One Day I Shall Come Back: Doctor Who Series 8

By Last Updated: February 25, 2024Views: 2725

Tonight the greatest television ever created and broadcast will return for its 8th or 34th season (depending on how you reckon such things). A new actor (Peter Capaldi) will be taking over the role of the Doctor and by all accounts there will be a new tone and feel to the show as well. This is not uncommon; with every new Doctor or production team the series gets a mini-reboot of sorts. I think this is one of the reasons the show has lasted and remained as popular as it has.

And let’s face it, it is popular. All my enthusiastic hyperbole aside, the show has been around on TV, in novels, comic books and audio dramas for over 50 years now (there were also two movies but we shall never speak of those). What is the secret of its longevity? Well there are many and every person has their own take on it. I’ve discussed my personal feelings on the show here and here and other places as well. But the show has three major storytelling innovations built into the show’s premise. And it is the diversity of stories and how those stories can be told that makes Doctor Who so unique.

Solving the Problem of Getting “There”

The Universe is vast and complicated and really, really, really big. A science fiction show must first figure out how to get from one place to another. In order for a story to start you have to get somewhere or someone has to get to you. This usually involves big ships with large crews and some kind of propulsion like faster-than-light or warp drive or jump gates or some such thing. Mostly this can be hand waved away but it does have to be addressed and adhered to. And once you get to where you need to be in your big ship you need to figure out how to get down to where the action is. You can “beam” or use a shuttle craft, but time is always taken out of the story to address the problem of getting there.

Not so on Doctor Who. The Doctor basically has a tiny, magic box that instantly disappears and reappears directly and immediately into the story. And it’s bigger on the inside so you can bring along as many or as little people as you need or the story calls for.

“There” Can Be Anywhere & Anywhen

Every science fiction program/movie has an in-universe continuity. Star Trek for instance moves along in a steady linear storyline. The characters can and have interacted with the past or historical characters but this usually involves holograms or some kind or “temporal anomaly” that is strange and gets fixed by the end on the show. They always return to their “real” time. And some franchises can’t do this at all; imagine Luke Skywalker mingling in 2000s London. Not going to happen. This is not to say that these programs are not interesting and inventive; it’s just that they are limited to their own story-world regardless of how creative that world is.

Doctor Who has no limitation. Its basic story premise is “anywhere in time and space and the whole of reality”. The stories are not limited to one timeline or genre. It can literally be any kind or story it wants to be; a future fantasy, an historical, a western, a medieval romp or a tense political thriller. Any and all story ideas can be used and are part of the show itself.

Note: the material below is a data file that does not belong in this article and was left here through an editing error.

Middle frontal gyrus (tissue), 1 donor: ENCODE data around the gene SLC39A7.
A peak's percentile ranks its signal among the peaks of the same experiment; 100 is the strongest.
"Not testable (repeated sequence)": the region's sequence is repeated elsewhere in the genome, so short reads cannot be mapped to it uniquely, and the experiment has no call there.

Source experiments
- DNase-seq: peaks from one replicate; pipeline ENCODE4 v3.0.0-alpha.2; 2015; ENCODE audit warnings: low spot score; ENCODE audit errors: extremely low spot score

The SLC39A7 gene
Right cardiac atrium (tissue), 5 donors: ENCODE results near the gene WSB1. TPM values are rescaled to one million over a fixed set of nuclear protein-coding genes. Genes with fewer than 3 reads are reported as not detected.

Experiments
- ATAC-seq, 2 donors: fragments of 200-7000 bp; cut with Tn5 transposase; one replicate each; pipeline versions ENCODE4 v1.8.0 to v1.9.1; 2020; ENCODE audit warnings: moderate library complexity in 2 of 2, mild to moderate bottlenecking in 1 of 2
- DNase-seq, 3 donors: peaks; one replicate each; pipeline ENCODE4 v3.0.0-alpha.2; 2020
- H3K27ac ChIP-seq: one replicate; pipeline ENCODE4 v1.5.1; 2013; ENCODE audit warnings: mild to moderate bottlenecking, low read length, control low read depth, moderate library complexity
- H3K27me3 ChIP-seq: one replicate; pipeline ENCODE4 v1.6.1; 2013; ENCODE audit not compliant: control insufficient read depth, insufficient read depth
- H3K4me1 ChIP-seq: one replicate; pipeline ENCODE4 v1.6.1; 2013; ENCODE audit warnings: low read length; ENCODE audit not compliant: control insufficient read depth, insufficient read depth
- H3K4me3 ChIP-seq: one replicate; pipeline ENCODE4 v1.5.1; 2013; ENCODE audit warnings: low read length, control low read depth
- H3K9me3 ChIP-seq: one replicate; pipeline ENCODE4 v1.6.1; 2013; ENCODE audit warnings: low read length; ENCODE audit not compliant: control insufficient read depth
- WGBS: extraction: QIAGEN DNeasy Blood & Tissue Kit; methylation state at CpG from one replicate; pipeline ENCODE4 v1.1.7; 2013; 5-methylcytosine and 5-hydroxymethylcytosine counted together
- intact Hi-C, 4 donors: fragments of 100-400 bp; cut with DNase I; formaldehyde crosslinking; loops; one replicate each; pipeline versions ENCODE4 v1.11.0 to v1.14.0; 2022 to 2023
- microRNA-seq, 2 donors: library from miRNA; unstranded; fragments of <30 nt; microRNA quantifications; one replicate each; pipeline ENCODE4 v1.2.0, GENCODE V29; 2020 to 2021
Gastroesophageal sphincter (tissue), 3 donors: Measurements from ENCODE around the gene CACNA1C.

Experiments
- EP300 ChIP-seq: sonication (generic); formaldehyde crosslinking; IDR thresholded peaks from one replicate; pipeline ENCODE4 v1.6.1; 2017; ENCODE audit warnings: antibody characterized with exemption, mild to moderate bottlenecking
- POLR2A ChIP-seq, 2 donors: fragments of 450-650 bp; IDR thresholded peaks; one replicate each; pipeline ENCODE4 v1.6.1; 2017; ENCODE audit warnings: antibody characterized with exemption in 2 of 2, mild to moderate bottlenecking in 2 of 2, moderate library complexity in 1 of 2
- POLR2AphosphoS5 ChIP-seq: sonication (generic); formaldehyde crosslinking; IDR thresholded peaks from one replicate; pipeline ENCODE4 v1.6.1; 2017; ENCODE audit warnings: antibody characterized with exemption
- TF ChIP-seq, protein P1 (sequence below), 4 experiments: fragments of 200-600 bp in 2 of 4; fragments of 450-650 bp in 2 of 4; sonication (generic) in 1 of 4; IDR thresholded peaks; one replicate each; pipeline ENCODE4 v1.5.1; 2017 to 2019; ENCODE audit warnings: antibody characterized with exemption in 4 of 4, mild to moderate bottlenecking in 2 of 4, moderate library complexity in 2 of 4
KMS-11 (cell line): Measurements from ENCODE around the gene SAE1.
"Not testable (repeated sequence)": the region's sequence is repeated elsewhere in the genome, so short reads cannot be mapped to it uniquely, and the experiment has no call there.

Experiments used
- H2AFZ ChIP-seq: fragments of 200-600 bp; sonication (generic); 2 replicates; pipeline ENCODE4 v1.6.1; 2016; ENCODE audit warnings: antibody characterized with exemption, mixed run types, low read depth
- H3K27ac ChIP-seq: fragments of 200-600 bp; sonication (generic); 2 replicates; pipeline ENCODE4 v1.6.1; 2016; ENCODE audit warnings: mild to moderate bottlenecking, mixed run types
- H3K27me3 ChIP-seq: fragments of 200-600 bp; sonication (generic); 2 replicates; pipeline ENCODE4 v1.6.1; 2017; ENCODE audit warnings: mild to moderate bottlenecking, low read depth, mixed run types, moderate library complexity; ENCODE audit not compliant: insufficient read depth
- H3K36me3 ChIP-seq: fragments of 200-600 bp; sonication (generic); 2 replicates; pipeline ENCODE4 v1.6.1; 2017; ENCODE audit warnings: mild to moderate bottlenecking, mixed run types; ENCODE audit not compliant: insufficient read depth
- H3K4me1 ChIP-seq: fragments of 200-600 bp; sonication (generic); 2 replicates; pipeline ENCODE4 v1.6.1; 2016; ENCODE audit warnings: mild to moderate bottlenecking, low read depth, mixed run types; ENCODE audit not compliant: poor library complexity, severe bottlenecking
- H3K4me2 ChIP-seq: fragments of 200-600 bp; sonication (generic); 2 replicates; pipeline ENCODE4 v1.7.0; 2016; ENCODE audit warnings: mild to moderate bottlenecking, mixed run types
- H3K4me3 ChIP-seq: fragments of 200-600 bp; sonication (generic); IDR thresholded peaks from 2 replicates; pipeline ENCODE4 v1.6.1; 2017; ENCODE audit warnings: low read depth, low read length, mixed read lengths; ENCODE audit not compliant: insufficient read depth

To put it another way, on other shows different genres invade them where on Doctor Who he invades the different genres. Other shows use different genres to tell different stories. Doctor Who becomes that other genre. That opens a lot of possibilities for telling stories.

Always New/Always the Same

And so we come to recasting. In the mid-sixties when William Hartnell (the first actor to play the role) became too ill to continue the writers/producers were faced with a dilemma; cancel the show or recast? They chose to recast. Now the safe thing to do would have been to have a similar looking actor play the role similar to Hartnell’s performance. Instead they went a different direction; they cast an actor who looked completely different and who played the role in a wildly different way. This decision has turned out to be brilliant.

Now the idea behind this, continuity-wise, is the whenever the character of the Doctor gets too old or injured his body “regenerates” into a new body and a different aspect of his personality is emphasized. But, and this is key, it is still the same person.

For practical purposes this allows the show to, every few years, change and reinvigorate itself. It never becomes stale. It’s not always perfect (I’m long at you Colin Baker) but it is always fresh and, if nothing else, interesting. This is a single show, telling a multitude of stories, in constant state of change.

It is unique in television.

A New Era Begins

So tonight Capaldi’s rein begins. It will be interesting to see his take on the Doctor and to see what direction the show will go. I’ve no doubt it will be entertaining. There are a lot of stories to be told and a lot of places to see. And in a few years it will change all over again.

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